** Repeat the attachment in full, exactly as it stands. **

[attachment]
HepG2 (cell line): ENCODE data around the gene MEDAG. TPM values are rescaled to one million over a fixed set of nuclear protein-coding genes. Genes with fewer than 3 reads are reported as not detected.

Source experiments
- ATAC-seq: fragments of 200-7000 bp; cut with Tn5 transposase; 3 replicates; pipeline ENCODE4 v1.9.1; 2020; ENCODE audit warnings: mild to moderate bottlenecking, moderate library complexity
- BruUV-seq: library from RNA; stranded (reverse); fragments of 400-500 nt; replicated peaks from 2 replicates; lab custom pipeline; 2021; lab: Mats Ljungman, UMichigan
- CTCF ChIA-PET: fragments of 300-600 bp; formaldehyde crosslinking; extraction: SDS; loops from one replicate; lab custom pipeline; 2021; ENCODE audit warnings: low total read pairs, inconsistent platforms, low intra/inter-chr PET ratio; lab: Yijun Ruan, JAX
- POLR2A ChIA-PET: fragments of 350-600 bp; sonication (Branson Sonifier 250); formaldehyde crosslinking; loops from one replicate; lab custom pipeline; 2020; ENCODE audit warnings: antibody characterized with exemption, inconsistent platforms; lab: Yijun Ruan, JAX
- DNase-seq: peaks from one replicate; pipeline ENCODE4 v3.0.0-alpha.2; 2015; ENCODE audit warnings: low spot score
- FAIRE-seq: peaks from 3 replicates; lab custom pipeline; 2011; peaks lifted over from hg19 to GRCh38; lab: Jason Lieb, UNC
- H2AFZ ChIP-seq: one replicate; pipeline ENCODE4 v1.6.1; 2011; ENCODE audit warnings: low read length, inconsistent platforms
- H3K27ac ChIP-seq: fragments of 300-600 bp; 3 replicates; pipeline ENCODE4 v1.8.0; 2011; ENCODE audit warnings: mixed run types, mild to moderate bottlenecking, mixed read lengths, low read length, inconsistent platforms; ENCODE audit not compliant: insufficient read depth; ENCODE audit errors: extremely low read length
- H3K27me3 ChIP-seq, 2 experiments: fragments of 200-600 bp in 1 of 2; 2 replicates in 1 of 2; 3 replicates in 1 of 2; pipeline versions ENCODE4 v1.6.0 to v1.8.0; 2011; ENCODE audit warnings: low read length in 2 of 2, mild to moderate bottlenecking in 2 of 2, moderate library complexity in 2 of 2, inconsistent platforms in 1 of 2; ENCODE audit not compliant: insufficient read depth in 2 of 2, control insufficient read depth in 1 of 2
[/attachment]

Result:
HepG2 (cell line): ENCODE data around the gene MEDAG. TPM values are rescaled to one million over a fixed set of nuclear protein-coding genes. Genes with fewer than 3 reads are reported as not detected.

Source experiments
- ATAC-seq: fragments of 200-7000 bp; cut with Tn5 transposase; 3 replicates; pipeline ENCODE4 v1.9.1; 2020; ENCODE audit warnings: mild to moderate bottlenecking, moderate library complexity
- BruUV-seq: library from RNA; stranded (reverse); fragments of 400-500 nt; replicated peaks from 2 replicates; lab custom pipeline; 2021; lab: Mats Ljungman, UMichigan
- CTCF ChIA-PET: fragments of 300-600 bp; formaldehyde crosslinking; extraction: SDS; loops from one replicate; lab custom pipeline; 2021; ENCODE audit warnings: low total read pairs, inconsistent platforms, low intra/inter-chr PET ratio; lab: Yijun Ruan, JAX
- POLR2A ChIA-PET: fragments of 350-600 bp; sonication (Branson Sonifier 250); formaldehyde crosslinking; loops from one replicate; lab custom pipeline; 2020; ENCODE audit warnings: antibody characterized with exemption, inconsistent platforms; lab: Yijun Ruan, JAX
- DNase-seq: peaks from one replicate; pipeline ENCODE4 v3.0.0-alpha.2; 2015; ENCODE audit warnings: low spot score
- FAIRE-seq: peaks from 3 replicates; lab custom pipeline; 2011; peaks lifted over from hg19 to GRCh38; lab: Jason Lieb, UNC
- H2AFZ ChIP-seq: one replicate; pipeline ENCODE4 v1.6.1; 2011; ENCODE audit warnings: low read length, inconsistent platforms
- H3K27ac ChIP-seq: fragments of 300-600 bp; 3 replicates; pipeline ENCODE4 v1.8.0; 2011; ENCODE audit warnings: mixed run types, mild to moderate bottlenecking, mixed read lengths, low read length, inconsistent platforms; ENCODE audit not compliant: insufficient read depth; ENCODE audit errors: extremely low read length
- H3K27me3 ChIP-seq, 2 experiments: fragments of 200-600 bp in 1 of 2; 2 replicates in 1 of 2; 3 replicates in 1 of 2; pipeline versions ENCODE4 v1.6.0 to v1.8.0; 2011; ENCODE audit warnings: low read length in 2 of 2, mild to moderate bottlenecking in 2 of 2, moderate library complexity in 2 of 2, inconsistent platforms in 1 of 2; ENCODE audit not compliant: insufficient read depth in 2 of 2, control insufficient read depth in 1 of 2